SMS 'pension liberation' spam falls dramatically after police arrests

Cloudmark plots large UK drop

The arrest of a gang accused of being behind a major 'pension liberation' SMS spam campaign coincided with a significant drop in the volume of texts being sent in the UK, messaging security firm Cloudmark has reported.

Comparing the 30 days before the arrests by British police on 9 May to the equivalent period after that day, the firm found that this form of SMS spam had dropped by 78 percent.

Cloudmark's figures show that the campaign had ignited in October 2012, reaching peaks in November, February and April before the sudden and marked drop-off to much lower volumes since then.

Pension liberation spam is one of several common types of SMS spam that bombard UK mobile users despite the best efforts of networks to filter them out. Other well-worn types include PPI protection claims, payday loans and debt consolidation.

The pension 'liberation' the scammers push offers savers an apparent way to transfer investments to bogus offshore funds or release some of the capital in return for sky-high management fees.

"Hold a pension? Frozen or under performing? Receive 16% of the value in cash in just 6 weeks and into scheme returning 14% reply 'CASH' for info or stop to opt out," read a typical example of the messages sent to million of UK mobile phone users.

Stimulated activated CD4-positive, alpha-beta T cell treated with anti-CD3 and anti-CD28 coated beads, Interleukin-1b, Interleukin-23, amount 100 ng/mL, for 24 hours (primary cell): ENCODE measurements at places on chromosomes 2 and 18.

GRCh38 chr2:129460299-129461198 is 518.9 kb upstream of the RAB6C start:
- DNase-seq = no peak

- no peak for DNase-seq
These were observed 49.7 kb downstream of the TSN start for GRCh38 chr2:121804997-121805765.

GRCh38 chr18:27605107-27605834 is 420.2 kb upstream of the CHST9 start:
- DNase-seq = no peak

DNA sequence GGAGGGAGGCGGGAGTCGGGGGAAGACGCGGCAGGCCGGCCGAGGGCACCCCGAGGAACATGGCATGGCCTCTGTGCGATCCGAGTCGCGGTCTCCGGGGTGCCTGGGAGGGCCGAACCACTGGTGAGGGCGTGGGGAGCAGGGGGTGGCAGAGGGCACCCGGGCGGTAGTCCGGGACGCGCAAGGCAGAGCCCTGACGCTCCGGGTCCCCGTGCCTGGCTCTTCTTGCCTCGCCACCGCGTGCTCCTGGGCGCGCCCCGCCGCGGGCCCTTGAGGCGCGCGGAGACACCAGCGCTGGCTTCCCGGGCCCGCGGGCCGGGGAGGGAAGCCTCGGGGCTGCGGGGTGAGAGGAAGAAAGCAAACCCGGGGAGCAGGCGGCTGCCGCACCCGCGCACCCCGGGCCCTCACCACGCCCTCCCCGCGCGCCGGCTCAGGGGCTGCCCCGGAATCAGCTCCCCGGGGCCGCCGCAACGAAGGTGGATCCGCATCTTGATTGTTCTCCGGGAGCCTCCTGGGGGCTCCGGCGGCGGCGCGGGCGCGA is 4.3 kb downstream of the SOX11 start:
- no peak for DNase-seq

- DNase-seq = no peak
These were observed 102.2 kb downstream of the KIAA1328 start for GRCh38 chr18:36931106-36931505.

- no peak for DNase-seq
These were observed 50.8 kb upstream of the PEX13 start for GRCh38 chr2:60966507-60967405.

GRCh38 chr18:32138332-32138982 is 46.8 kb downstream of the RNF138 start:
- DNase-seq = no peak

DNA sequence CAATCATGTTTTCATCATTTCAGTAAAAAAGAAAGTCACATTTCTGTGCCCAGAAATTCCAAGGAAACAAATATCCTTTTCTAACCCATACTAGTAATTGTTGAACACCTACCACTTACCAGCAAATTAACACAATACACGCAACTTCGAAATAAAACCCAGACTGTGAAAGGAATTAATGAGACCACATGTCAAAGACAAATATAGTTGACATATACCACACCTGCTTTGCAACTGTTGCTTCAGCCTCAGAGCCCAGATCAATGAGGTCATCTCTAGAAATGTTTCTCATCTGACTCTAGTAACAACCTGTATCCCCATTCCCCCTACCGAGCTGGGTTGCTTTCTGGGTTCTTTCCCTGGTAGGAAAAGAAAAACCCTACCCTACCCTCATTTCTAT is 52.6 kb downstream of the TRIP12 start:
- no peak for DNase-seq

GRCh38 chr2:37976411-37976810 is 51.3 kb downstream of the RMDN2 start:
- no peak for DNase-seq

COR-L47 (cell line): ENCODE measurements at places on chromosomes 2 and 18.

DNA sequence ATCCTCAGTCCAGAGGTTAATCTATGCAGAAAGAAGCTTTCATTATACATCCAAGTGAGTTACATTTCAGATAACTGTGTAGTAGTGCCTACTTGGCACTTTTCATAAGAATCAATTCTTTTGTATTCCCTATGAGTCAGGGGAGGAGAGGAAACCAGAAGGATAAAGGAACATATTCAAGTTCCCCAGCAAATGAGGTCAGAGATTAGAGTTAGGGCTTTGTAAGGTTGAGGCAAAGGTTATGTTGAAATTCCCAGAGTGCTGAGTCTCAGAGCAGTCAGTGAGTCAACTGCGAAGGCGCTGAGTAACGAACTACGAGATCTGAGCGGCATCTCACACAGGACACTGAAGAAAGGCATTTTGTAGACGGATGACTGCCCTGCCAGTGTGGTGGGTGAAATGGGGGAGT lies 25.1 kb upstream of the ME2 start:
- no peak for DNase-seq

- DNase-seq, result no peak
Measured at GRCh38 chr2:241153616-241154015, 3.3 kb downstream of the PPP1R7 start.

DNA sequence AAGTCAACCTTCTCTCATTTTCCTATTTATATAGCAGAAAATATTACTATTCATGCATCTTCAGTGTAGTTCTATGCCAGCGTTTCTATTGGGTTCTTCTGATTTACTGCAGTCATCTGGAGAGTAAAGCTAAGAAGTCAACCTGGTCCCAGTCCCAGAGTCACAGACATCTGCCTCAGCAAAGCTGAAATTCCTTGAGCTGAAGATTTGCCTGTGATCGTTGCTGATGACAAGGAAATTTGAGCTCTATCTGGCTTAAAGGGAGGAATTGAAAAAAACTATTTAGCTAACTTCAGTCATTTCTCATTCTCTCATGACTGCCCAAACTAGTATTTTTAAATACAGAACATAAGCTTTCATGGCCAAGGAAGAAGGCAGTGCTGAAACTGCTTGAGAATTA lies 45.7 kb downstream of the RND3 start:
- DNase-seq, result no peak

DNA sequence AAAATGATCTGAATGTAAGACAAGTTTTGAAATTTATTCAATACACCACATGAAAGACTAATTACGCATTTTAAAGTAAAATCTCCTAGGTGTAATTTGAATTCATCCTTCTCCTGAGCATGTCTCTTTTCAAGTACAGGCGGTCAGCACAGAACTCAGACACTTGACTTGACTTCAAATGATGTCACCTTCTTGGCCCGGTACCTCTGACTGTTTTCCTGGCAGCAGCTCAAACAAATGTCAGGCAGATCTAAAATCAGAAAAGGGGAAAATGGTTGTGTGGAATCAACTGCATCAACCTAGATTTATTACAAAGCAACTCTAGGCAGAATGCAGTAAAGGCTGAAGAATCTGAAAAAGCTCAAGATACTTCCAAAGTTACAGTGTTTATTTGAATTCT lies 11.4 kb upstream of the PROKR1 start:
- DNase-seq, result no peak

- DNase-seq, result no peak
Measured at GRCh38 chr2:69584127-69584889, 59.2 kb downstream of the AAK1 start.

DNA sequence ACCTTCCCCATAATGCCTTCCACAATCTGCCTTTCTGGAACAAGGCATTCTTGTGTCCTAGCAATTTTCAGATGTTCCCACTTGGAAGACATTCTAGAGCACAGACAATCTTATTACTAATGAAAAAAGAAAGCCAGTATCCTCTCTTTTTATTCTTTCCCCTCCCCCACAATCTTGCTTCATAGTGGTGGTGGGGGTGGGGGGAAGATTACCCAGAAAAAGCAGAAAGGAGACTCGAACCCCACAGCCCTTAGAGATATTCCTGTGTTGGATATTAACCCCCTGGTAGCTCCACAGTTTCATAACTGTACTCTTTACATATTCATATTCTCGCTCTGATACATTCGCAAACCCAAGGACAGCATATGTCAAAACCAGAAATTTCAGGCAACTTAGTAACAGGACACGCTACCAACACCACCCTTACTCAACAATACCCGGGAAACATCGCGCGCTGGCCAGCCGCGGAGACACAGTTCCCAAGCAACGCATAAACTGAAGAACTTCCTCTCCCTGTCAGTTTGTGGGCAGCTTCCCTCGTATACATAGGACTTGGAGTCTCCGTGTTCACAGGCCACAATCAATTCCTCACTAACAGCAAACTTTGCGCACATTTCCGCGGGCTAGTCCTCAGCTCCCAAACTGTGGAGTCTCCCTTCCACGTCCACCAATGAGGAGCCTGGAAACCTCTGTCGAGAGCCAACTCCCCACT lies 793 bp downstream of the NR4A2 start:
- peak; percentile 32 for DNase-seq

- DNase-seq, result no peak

The UK's National Fraud Intelligence Bureau said at the time of the May arrests that thousands of UK pension holders were believed to have signed up to the scams without anticipating the serious consequences.

Nevertheless, "the problem has not been completely solved," suggested Cloudmark's Andrew Conway. "The life insurance company Phoenix reports that they have actually seen a significant increase in potentially fraudulent pension fund transfer requests since the arrests," he said.

This might suggest that the arrests had removed some of the individuals connected to its UK operation without disrupting those running it, who could be offshore. Pension scams are also promoted by cold calling.

In April, Cloudmark reported that a large fine handed down by the UK Information Commissioner (ICO) to a firm accused of being behind a surge in payment protection insurance (PPI) SMS spam had led to a marked fall in message volume.

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